Sustainability and in situ monitoring in battery development


The development of improved rechargeable batteries represents a major technological challenge for this new century, as batteries constitute the limiting components in the shift from petrol (gasoline) powered to electric vehicles, while also enabling the use of more renewable energy on the grid. To minimize the ecological implications associated with their wider use, we must integrate sustainability of battery materials into our research endeavours, choosing chemistries that have a minimum footprint in nature and that are more readily recycled or integrated into a full circular economy. Sustainability and cost concerns require that we greatly increase the battery lifetime and consider second lives for batteries. As part of this, we must monitor the state of health of batteries continuously during operation to minimize their degradation. It is thus important to push the frontiers of operando techniques to monitor increasingly complex processes. In this Review, we will describe key advances in both more sustainable chemistries and operando techniques, along with some of the remaining challenges and possible solutions, as we personally perceive them.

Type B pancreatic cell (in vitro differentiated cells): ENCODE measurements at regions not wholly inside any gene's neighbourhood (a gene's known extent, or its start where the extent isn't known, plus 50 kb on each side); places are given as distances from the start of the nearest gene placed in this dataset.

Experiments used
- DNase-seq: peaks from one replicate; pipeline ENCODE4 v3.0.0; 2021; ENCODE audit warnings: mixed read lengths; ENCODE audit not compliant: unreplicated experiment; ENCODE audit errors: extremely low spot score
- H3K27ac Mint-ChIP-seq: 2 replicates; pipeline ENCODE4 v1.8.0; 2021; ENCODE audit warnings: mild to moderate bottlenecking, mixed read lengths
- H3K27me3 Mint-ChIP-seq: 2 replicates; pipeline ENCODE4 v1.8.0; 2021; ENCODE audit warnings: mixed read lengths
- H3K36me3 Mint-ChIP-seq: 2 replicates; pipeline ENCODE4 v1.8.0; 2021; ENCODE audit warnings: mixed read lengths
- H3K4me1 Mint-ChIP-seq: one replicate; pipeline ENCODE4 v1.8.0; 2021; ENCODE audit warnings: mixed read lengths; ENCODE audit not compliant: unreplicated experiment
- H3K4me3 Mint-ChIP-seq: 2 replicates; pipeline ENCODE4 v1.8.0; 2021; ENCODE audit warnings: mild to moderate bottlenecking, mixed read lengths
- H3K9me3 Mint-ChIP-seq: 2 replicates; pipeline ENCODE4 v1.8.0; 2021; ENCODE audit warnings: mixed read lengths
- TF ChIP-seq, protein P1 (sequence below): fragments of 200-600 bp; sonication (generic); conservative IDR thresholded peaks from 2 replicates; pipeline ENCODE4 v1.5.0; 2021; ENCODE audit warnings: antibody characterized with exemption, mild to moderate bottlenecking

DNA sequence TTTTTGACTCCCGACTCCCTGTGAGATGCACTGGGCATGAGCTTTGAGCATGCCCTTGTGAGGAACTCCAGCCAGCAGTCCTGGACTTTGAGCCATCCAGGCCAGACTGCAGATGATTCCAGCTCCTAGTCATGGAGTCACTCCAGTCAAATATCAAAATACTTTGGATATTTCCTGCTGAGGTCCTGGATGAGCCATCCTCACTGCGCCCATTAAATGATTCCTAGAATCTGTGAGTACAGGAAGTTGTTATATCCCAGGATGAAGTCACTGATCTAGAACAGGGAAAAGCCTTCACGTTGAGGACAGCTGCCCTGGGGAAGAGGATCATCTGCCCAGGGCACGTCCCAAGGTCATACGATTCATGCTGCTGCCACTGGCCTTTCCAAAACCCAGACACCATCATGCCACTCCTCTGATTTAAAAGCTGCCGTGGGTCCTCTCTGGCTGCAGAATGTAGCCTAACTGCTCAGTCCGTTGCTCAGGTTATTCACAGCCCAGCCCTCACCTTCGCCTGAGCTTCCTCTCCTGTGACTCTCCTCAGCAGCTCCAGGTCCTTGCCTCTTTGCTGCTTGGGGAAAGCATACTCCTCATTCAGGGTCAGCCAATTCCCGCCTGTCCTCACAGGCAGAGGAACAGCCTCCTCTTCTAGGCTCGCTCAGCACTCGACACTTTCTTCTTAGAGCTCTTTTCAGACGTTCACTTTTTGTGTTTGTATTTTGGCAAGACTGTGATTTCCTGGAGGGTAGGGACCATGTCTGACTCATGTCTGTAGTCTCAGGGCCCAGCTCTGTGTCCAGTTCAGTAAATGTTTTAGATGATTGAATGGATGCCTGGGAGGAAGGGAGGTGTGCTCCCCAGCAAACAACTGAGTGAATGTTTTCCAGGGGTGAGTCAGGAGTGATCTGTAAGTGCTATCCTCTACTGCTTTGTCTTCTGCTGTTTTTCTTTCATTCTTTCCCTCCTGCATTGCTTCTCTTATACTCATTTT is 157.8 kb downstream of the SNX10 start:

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Figure 1: Elemental resources.
Figure 2: Schematics of different rechargeable batteries.
Figure 3: Trends towards sustainability for today's batteries.
Figure 4: Examples of operando techniques.
Figure 5: Possible future integration scenario for battery management.


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J.-M.T. acknowledges funding from the European Research Council (ERC) (FP/2014-2020)/ERC Grant-Project670116-ARPEMA. He thanks L. Zhang and D.A. Dalla Corte for help with drawing some of the figures and members of the RS2E for discussions. C.P.G. thanks the SUPERGEN Energy Storage Hub (EP/L019469/1) and the Northeastern Center for Chemical Energy Storage, an Energy Frontier Research Center funded by the U.S. Department of Energy, Office of Science, Office of Basic Energy Sciences under Award Number DE-SC0001294 for support.

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Grey, C., Tarascon, J. Sustainability and in situ monitoring in battery development. Nature Mater 16, 45–56 (2017).

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